Sometimes when I do TV (especially in the early mornings) I can trip over a word -- or because of tight timing can't get the entire story out. That's what happened today on CNBC's Squawk Box when I intended to mention the Cornerstone Total Return (NYSEMKT:CRF) and Cornerstone Strategic Value (NYSEMKT:CLM) closed-end funds.
Both are no stranger to readers of my column, which have been red flagged because of their big returns OF capital and huge premiums to their net asset values. This morning I am told I said Cornerstone Strategic Value when I was thinking Cornerstone Total Return. Both trade at the highest premiums to their NAVs of any closed-end fund: CRF's is 94%; CLM's, 54%, according to ETF Connect. And both, with sagging NAVs, tout big and regular payouts.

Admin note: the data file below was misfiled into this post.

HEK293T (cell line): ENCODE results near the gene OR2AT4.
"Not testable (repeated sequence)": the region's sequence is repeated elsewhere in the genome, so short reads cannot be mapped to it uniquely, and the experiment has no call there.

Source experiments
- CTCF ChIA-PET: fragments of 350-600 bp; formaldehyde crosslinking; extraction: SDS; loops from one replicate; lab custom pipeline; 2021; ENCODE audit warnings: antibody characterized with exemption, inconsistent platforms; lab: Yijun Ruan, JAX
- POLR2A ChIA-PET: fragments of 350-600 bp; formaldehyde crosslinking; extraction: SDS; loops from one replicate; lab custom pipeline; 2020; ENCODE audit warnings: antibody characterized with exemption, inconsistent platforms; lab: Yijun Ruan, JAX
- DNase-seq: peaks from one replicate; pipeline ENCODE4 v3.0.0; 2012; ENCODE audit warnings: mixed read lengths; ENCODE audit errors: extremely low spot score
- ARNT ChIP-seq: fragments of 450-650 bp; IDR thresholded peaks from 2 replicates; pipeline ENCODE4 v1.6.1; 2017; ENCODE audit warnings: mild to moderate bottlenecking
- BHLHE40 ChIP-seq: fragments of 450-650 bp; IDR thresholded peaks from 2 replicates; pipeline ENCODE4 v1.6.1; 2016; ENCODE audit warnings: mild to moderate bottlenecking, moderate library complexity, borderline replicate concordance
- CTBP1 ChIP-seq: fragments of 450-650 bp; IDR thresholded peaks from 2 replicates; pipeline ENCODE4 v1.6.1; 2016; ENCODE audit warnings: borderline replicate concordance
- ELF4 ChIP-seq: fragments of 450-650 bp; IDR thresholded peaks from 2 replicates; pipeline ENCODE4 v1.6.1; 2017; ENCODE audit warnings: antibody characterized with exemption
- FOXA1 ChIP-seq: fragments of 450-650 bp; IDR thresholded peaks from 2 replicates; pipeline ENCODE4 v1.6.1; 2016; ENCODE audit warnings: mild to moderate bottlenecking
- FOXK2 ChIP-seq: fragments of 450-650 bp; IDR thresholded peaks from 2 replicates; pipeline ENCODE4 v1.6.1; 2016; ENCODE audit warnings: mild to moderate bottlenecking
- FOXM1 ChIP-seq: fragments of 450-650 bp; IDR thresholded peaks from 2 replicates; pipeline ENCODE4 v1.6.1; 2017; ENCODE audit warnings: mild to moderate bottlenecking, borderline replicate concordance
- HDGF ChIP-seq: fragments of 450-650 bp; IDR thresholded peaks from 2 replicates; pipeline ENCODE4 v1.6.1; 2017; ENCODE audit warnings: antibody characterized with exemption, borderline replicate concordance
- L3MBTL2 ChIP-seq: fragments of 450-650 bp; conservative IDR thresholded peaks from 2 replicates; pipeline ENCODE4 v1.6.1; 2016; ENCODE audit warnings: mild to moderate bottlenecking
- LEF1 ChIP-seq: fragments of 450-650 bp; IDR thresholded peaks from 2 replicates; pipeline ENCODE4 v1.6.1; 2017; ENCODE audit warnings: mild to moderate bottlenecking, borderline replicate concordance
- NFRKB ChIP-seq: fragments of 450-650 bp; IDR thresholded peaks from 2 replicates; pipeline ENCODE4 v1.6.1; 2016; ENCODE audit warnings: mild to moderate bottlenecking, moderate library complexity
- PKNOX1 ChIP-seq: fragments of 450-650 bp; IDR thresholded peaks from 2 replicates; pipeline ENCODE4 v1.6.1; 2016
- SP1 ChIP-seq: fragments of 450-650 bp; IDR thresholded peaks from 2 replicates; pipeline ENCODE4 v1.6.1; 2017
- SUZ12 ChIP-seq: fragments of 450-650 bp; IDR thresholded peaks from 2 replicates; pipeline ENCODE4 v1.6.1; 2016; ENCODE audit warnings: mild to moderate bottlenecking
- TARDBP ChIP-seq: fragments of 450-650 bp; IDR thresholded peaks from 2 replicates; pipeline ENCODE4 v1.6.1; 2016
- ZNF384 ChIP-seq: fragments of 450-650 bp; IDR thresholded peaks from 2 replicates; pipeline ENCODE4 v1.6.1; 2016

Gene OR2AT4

The regularity and predictability of their payouts has been a big part of their story. Trouble is that because of subpar investment performance most of the payout for many quarters has come from money paid in by investors -- their original investment -- not from investment gains. "They both remind me of a guy walking around with a 400 cholesterol level," says one reader "At 60% and 90% premiums to NAV, when you buy them you are paying $68 for GE, $129 for JNJ, $53 for MSFT, $133 for XOM etc, among their largest holdings. Then you borrow money to pay the dividend. WOW."
The beat goes on...